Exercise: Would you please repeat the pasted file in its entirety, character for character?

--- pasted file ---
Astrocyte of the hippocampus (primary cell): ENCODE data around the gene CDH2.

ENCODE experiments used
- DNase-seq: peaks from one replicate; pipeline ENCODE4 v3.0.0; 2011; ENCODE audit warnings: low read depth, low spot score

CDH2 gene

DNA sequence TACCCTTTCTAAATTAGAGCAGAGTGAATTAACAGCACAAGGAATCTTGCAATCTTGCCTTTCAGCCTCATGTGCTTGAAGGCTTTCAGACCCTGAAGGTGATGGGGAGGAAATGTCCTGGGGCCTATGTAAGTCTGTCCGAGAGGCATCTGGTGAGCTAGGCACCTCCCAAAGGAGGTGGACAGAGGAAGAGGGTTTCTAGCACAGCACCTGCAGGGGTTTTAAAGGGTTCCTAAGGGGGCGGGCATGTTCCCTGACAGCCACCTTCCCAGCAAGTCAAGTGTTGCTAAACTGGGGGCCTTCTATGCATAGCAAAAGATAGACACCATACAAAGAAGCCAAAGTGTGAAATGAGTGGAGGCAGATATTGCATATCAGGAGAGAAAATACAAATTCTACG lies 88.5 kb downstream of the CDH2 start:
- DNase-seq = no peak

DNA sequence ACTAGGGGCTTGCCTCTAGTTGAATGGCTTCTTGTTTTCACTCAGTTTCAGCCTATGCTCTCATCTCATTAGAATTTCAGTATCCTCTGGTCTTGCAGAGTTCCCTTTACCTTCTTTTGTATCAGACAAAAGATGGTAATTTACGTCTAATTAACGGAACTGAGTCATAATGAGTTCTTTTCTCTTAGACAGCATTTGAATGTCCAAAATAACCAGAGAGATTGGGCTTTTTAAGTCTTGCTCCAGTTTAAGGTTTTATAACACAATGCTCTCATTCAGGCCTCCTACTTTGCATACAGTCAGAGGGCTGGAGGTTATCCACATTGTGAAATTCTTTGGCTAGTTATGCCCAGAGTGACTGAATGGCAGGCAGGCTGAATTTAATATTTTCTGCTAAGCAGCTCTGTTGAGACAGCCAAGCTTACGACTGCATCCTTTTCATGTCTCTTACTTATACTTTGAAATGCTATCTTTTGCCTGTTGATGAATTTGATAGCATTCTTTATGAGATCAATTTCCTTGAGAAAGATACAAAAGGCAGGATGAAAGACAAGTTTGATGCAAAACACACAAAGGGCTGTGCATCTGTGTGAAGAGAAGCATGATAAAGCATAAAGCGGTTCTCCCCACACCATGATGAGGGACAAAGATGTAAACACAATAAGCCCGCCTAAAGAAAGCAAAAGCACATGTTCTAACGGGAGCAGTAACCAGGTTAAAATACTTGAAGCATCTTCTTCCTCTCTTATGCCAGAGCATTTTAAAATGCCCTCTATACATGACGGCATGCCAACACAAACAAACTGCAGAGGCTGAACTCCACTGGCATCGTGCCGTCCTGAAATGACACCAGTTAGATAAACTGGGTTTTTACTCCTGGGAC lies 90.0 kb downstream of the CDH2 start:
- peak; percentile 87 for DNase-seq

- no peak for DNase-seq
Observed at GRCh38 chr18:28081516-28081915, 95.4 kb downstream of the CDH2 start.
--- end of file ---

Astrocyte of the hippocampus (primary cell): ENCODE data around the gene CDH2.

ENCODE experiments used
- DNase-seq: peaks from one replicate; pipeline ENCODE4 v3.0.0; 2011; ENCODE audit warnings: low read depth, low spot score

CDH2 gene

DNA sequence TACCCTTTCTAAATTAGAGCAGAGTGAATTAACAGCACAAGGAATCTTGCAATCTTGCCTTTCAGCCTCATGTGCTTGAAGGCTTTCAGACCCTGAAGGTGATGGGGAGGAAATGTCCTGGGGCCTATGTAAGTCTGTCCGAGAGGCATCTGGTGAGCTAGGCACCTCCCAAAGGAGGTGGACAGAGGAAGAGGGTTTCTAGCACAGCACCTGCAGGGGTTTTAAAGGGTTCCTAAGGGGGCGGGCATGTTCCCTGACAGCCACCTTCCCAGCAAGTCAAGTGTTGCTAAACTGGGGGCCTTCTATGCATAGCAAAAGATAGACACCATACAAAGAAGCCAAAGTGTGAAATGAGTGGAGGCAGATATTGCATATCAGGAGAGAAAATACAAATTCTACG lies 88.5 kb downstream of the CDH2 start:
- DNase-seq = no peak

DNA sequence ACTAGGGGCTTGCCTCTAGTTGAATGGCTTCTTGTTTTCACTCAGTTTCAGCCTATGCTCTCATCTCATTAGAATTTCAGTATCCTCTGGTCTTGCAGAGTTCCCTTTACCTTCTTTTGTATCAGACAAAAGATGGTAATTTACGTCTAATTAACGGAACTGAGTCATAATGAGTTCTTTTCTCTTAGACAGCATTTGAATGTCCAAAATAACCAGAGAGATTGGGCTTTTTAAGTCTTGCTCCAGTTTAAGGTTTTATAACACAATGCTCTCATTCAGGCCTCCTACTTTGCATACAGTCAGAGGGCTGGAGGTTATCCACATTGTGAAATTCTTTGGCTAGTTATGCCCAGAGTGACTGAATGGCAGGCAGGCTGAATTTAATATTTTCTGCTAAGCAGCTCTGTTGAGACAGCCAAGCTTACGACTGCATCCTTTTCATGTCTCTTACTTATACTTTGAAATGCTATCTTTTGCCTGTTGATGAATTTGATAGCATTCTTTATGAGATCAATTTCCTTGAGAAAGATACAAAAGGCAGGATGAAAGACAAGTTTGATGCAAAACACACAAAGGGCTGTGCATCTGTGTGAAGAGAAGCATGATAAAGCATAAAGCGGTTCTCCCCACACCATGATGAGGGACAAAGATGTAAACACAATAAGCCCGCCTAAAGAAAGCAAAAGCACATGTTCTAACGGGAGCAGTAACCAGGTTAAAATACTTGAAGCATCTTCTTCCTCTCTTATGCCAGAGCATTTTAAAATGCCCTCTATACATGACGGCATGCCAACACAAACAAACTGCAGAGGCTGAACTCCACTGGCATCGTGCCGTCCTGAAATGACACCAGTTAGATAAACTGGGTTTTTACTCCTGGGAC lies 90.0 kb downstream of the CDH2 start:
- peak; percentile 87 for DNase-seq

- no peak for DNase-seq
Observed at GRCh38 chr18:28081516-28081915, 95.4 kb downstream of the CDH2 start.